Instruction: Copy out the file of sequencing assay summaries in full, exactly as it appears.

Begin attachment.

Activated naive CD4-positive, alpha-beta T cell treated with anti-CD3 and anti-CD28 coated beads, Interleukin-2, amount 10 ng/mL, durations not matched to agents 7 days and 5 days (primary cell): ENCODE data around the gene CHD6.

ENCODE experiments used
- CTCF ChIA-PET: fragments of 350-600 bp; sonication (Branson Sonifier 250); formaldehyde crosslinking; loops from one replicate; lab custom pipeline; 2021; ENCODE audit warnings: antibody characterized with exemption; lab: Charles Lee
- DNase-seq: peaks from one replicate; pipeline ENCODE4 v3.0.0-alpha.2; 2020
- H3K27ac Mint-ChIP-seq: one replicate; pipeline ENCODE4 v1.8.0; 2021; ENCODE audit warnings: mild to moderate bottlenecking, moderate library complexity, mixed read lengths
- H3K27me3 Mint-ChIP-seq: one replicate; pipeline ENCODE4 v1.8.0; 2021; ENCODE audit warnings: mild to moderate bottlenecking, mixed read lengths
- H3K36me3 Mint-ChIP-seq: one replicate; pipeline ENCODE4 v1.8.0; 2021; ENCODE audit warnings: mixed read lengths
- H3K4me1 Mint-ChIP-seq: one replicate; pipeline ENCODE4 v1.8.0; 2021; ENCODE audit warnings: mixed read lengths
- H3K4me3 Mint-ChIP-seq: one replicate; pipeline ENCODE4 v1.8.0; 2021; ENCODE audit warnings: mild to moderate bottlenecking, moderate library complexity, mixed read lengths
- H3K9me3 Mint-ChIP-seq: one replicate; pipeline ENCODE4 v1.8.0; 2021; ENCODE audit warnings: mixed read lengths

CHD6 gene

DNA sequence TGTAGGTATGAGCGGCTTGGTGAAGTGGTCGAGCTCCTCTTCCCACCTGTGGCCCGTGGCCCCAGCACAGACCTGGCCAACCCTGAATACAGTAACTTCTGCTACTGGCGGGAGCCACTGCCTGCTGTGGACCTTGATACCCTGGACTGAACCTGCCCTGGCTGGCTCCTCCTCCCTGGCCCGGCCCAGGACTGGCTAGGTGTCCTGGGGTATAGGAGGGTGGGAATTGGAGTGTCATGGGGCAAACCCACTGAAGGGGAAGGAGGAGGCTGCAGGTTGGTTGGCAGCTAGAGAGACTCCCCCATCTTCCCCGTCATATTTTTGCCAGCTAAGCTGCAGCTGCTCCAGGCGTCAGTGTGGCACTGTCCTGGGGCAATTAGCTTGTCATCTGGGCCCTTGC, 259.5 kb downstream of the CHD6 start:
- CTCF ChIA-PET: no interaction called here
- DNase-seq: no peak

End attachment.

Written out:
Activated naive CD4-positive, alpha-beta T cell treated with anti-CD3 and anti-CD28 coated beads, Interleukin-2, amount 10 ng/mL, durations not matched to agents 7 days and 5 days (primary cell): ENCODE data around the gene CHD6.

ENCODE experiments used
- CTCF ChIA-PET: fragments of 350-600 bp; sonication (Branson Sonifier 250); formaldehyde crosslinking; loops from one replicate; lab custom pipeline; 2021; ENCODE audit warnings: antibody characterized with exemption; lab: Charles Lee
- DNase-seq: peaks from one replicate; pipeline ENCODE4 v3.0.0-alpha.2; 2020
- H3K27ac Mint-ChIP-seq: one replicate; pipeline ENCODE4 v1.8.0; 2021; ENCODE audit warnings: mild to moderate bottlenecking, moderate library complexity, mixed read lengths
- H3K27me3 Mint-ChIP-seq: one replicate; pipeline ENCODE4 v1.8.0; 2021; ENCODE audit warnings: mild to moderate bottlenecking, mixed read lengths
- H3K36me3 Mint-ChIP-seq: one replicate; pipeline ENCODE4 v1.8.0; 2021; ENCODE audit warnings: mixed read lengths
- H3K4me1 Mint-ChIP-seq: one replicate; pipeline ENCODE4 v1.8.0; 2021; ENCODE audit warnings: mixed read lengths
- H3K4me3 Mint-ChIP-seq: one replicate; pipeline ENCODE4 v1.8.0; 2021; ENCODE audit warnings: mild to moderate bottlenecking, moderate library complexity, mixed read lengths
- H3K9me3 Mint-ChIP-seq: one replicate; pipeline ENCODE4 v1.8.0; 2021; ENCODE audit warnings: mixed read lengths

CHD6 gene

DNA sequence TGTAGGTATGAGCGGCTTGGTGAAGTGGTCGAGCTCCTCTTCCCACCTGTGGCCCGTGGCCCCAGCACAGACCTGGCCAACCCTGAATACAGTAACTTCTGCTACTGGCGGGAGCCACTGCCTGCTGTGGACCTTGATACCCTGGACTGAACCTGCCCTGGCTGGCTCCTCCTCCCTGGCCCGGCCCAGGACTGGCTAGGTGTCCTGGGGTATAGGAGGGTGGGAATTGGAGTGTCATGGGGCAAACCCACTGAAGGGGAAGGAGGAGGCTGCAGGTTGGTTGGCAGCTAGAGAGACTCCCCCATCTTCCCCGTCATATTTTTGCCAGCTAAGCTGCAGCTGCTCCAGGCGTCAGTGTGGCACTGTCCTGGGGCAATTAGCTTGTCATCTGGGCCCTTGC, 259.5 kb downstream of the CHD6 start:
- CTCF ChIA-PET: no interaction called here
- DNase-seq: no peak